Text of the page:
Setting Up An Accounting System For Your Small Business

Setting Up An Accounting System For Your Small Business

Did you know that The New York Times rates poor accounting as the fourth reason, on a scale of ten, why small business fail?
“You cannot be in control of a business if you don’t know what is going on. With bad numbers, or no numbers, a company is flying blind.”
In a bid to correct this, I recently held a seminar online enlightening small business owners on the need for accounting and how to set up a system to track their numbers.

For many we understand it as keeping financial records. Lots of intimidating numbers. Understanding debits and credits.

But at its core, accounting is simply deciding what amounts of money are/were/will be involved in transactions, often buying and selling, and then organizing the information and presenting it in a way that’s useful for decision-making. It is not a branch or mathematics at all, but it does involve some additions and subtractions to arrive at reasonable financial conclusion.

Accounting began because people needed to:
  1. Record business transactions
  2. Know if they’re being financially successful
  3. Know how much they owned and how much they owed.
And you will soon see that much of what we'll discuss here solves these problems.

Bookkeeping is recording data relating to accounting transactions in the accounting books.

Why do we need accounting information? Depending on what kind of user you are, you’ll have different needs:

Managers need it to know how well things are progressing financially.

Owners need it to judge profitability and see the business's financial resources.

Prospective buyers need it for due diligence.

Banks need to know whether or not to lend you money.

Government needs it to ascertain how much tax you need to pay.

Prospective partners need to determine ownership structure.

Investors need to know if your business is a decent cash cow.

Suppliers need to know you can pay up when due.

Employees want to know that your going concern is not threatened and you're able to pay salaries.

As you can see, there are so many stakeholders, but you as owners and managers are the most important. So much of what you’ll need to grow your business will affect the other stakeholders. This is why you need to maintain financial records and start doing this immediately.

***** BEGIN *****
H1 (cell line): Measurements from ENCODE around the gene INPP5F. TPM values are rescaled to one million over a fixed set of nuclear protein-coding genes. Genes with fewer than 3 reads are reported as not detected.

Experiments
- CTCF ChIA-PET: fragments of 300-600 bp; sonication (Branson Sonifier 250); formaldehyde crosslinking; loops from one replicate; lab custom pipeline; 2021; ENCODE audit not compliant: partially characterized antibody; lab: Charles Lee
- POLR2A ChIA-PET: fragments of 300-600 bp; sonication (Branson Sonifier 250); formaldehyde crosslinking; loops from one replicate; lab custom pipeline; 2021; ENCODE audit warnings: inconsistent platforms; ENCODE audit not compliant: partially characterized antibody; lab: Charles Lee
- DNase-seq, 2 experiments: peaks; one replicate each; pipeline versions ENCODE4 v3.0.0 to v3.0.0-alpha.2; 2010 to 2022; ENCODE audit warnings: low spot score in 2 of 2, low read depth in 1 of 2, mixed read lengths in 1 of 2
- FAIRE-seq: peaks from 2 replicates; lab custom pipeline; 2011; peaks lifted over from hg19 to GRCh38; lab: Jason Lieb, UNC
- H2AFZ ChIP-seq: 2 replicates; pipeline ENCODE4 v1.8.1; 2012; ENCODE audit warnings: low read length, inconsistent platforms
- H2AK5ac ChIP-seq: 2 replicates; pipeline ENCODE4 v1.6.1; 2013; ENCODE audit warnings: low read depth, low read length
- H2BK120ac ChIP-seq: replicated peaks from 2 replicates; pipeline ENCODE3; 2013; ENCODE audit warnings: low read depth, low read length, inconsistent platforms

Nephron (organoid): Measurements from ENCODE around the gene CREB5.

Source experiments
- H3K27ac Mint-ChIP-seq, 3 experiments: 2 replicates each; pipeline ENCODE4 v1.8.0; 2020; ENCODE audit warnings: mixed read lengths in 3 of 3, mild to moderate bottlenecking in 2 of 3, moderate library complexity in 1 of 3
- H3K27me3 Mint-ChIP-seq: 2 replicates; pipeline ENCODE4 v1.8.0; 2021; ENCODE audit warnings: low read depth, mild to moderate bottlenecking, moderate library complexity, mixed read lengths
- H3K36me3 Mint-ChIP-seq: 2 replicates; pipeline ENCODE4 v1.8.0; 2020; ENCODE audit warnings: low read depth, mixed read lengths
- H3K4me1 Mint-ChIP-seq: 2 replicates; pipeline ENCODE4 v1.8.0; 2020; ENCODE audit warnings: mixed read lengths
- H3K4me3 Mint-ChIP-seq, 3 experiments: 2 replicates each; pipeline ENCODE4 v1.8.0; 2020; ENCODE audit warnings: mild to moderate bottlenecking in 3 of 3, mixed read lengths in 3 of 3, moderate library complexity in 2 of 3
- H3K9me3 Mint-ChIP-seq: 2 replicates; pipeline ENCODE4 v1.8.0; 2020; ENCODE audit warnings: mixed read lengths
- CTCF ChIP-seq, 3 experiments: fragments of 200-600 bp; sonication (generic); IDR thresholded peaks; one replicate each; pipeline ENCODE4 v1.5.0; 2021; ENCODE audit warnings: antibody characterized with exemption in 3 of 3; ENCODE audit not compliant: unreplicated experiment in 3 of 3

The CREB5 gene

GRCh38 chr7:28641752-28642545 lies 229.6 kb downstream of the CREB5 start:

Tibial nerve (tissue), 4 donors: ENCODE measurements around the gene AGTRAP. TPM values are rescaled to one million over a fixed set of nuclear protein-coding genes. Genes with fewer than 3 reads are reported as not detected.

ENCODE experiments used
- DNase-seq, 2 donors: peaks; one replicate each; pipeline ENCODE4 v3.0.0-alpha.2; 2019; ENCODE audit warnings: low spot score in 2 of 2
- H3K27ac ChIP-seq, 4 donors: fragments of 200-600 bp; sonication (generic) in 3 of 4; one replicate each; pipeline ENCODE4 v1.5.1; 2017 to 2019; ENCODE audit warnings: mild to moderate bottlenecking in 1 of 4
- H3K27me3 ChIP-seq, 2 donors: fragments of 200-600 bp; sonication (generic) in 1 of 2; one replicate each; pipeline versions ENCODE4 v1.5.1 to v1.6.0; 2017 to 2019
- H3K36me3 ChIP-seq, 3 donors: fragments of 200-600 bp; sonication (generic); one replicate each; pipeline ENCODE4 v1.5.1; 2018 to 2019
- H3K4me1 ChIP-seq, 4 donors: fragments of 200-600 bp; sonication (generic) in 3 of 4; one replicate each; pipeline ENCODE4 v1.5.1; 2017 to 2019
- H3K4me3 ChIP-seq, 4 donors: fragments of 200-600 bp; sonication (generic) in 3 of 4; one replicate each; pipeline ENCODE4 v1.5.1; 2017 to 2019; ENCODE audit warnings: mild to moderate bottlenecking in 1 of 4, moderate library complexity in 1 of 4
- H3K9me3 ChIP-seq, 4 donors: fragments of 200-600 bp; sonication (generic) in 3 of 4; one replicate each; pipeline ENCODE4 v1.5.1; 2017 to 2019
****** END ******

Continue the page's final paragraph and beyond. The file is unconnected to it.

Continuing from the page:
1. Register your business with the CAC. Business names can be done in 24hrs if you have the necessary documentation.
  2. Register with the tax authority and obtain your Tin.
  3. Open a bank account for your business.
I need to stress why registering is important. It makes you legitimate and it’s easier for customers and investors to transact with you.

DO NOT ever run your business with your personal account. You will mess things up and misuse your money. It’s important that you separate what’s yours from what belongs to the business. Doesn’t matter if you’re a sole proprietor or Limited Liability Company, open another account and dedicate it solely for business purposes.

4. Choose an accounting package. There are so many softwares online that makes bookkeeping so easy. If you can afford the cost then get one. You’ll use it for a very long time. If you can’t, a simple excel spreadsheet will help you. If you can’t do either, buy a ledger book—they’re sold in the market. Just make sure you are keeping records every day.

Accounting softwares you should consider are QuickBooks online (for small business), Wave, Sage50cloud, ZohoBooks, Xero, FreshBooks, ZipBooks. A quick Google search will link you to their Web page.

Sample before settling on any. Some are free with a few paid features. Others are not. The website will provide more information. Also check that the services provided fit the kind of business you run.
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